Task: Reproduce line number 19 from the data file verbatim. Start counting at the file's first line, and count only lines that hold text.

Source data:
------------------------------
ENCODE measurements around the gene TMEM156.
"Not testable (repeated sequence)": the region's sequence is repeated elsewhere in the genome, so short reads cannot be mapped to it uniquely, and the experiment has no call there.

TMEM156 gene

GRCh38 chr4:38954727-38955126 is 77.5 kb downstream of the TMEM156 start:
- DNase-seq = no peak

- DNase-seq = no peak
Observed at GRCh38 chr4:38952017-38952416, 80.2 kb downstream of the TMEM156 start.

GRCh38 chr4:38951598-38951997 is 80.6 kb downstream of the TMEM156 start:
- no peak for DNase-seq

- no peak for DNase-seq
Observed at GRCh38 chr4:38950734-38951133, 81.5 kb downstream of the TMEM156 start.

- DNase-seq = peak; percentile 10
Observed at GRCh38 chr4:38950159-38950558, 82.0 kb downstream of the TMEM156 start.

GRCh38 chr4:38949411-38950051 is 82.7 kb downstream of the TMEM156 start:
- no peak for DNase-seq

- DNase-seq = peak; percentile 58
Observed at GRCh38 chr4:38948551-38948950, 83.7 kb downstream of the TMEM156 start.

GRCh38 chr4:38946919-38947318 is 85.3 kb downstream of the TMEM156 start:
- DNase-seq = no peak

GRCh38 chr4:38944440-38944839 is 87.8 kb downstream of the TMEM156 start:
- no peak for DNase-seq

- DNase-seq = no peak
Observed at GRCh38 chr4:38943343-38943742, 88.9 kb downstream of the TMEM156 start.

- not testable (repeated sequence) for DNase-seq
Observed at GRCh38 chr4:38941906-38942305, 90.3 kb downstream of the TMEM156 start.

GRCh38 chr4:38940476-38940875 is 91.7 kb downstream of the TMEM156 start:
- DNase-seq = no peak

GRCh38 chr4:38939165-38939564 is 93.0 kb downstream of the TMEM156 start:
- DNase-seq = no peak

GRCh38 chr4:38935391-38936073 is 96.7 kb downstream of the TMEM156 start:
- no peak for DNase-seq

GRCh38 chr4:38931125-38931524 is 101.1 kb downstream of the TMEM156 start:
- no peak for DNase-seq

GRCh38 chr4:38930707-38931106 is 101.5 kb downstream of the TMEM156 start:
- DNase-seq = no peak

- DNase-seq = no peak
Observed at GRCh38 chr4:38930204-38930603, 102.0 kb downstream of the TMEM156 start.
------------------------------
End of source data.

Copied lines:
- DNase-seq = no peak